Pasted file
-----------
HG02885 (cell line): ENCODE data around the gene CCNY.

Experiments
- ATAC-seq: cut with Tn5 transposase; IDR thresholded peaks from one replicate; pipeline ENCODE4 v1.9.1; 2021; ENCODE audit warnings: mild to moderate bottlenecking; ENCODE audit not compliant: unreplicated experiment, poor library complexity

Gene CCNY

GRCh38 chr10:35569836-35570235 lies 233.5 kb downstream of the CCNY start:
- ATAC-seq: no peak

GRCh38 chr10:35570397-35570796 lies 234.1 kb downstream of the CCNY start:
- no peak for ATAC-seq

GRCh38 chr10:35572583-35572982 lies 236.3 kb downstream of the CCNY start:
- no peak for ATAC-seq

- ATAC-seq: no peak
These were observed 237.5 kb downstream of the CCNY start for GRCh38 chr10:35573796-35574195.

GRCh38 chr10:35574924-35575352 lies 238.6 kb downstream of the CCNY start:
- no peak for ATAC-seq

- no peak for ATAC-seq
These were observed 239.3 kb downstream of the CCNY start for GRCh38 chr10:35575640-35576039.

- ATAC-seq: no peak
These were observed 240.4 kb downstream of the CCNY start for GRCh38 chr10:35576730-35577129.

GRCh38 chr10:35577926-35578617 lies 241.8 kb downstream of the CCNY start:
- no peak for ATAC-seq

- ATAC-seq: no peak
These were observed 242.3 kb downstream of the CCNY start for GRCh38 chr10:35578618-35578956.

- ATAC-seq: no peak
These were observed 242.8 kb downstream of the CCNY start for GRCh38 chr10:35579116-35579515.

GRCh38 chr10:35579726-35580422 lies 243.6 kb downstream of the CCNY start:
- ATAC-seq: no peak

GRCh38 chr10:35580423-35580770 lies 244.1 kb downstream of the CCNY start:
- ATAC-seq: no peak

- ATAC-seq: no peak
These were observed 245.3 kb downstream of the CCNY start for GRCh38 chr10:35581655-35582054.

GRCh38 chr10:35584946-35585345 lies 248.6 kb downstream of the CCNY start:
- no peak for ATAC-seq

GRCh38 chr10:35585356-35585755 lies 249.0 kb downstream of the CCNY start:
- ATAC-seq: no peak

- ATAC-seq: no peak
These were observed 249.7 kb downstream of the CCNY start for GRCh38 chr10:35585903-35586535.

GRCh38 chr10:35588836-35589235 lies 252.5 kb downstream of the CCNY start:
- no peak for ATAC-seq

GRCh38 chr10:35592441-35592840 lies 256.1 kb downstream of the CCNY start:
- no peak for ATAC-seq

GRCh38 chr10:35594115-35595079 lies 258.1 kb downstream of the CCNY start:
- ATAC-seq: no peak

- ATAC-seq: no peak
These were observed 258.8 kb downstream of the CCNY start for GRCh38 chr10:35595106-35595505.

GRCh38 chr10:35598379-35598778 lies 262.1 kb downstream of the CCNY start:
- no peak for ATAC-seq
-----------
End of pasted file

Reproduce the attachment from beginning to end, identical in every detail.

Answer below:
HG02885 (cell line): ENCODE data around the gene CCNY.

Experiments
- ATAC-seq: cut with Tn5 transposase; IDR thresholded peaks from one replicate; pipeline ENCODE4 v1.9.1; 2021; ENCODE audit warnings: mild to moderate bottlenecking; ENCODE audit not compliant: unreplicated experiment, poor library complexity

Gene CCNY

GRCh38 chr10:35569836-35570235 lies 233.5 kb downstream of the CCNY start:
- ATAC-seq: no peak

GRCh38 chr10:35570397-35570796 lies 234.1 kb downstream of the CCNY start:
- no peak for ATAC-seq

GRCh38 chr10:35572583-35572982 lies 236.3 kb downstream of the CCNY start:
- no peak for ATAC-seq

- ATAC-seq: no peak
These were observed 237.5 kb downstream of the CCNY start for GRCh38 chr10:35573796-35574195.

GRCh38 chr10:35574924-35575352 lies 238.6 kb downstream of the CCNY start:
- no peak for ATAC-seq

- no peak for ATAC-seq
These were observed 239.3 kb downstream of the CCNY start for GRCh38 chr10:35575640-35576039.

- ATAC-seq: no peak
These were observed 240.4 kb downstream of the CCNY start for GRCh38 chr10:35576730-35577129.

GRCh38 chr10:35577926-35578617 lies 241.8 kb downstream of the CCNY start:
- no peak for ATAC-seq

- ATAC-seq: no peak
These were observed 242.3 kb downstream of the CCNY start for GRCh38 chr10:35578618-35578956.

- ATAC-seq: no peak
These were observed 242.8 kb downstream of the CCNY start for GRCh38 chr10:35579116-35579515.

GRCh38 chr10:35579726-35580422 lies 243.6 kb downstream of the CCNY start:
- ATAC-seq: no peak

GRCh38 chr10:35580423-35580770 lies 244.1 kb downstream of the CCNY start:
- ATAC-seq: no peak

- ATAC-seq: no peak
These were observed 245.3 kb downstream of the CCNY start for GRCh38 chr10:35581655-35582054.

GRCh38 chr10:35584946-35585345 lies 248.6 kb downstream of the CCNY start:
- no peak for ATAC-seq

GRCh38 chr10:35585356-35585755 lies 249.0 kb downstream of the CCNY start:
- ATAC-seq: no peak

- ATAC-seq: no peak
These were observed 249.7 kb downstream of the CCNY start for GRCh38 chr10:35585903-35586535.

GRCh38 chr10:35588836-35589235 lies 252.5 kb downstream of the CCNY start:
- no peak for ATAC-seq

GRCh38 chr10:35592441-35592840 lies 256.1 kb downstream of the CCNY start:
- no peak for ATAC-seq

GRCh38 chr10:35594115-35595079 lies 258.1 kb downstream of the CCNY start:
- ATAC-seq: no peak

- ATAC-seq: no peak
These were observed 258.8 kb downstream of the CCNY start for GRCh38 chr10:35595106-35595505.

GRCh38 chr10:35598379-35598778 lies 262.1 kb downstream of the CCNY start:
- no peak for ATAC-seq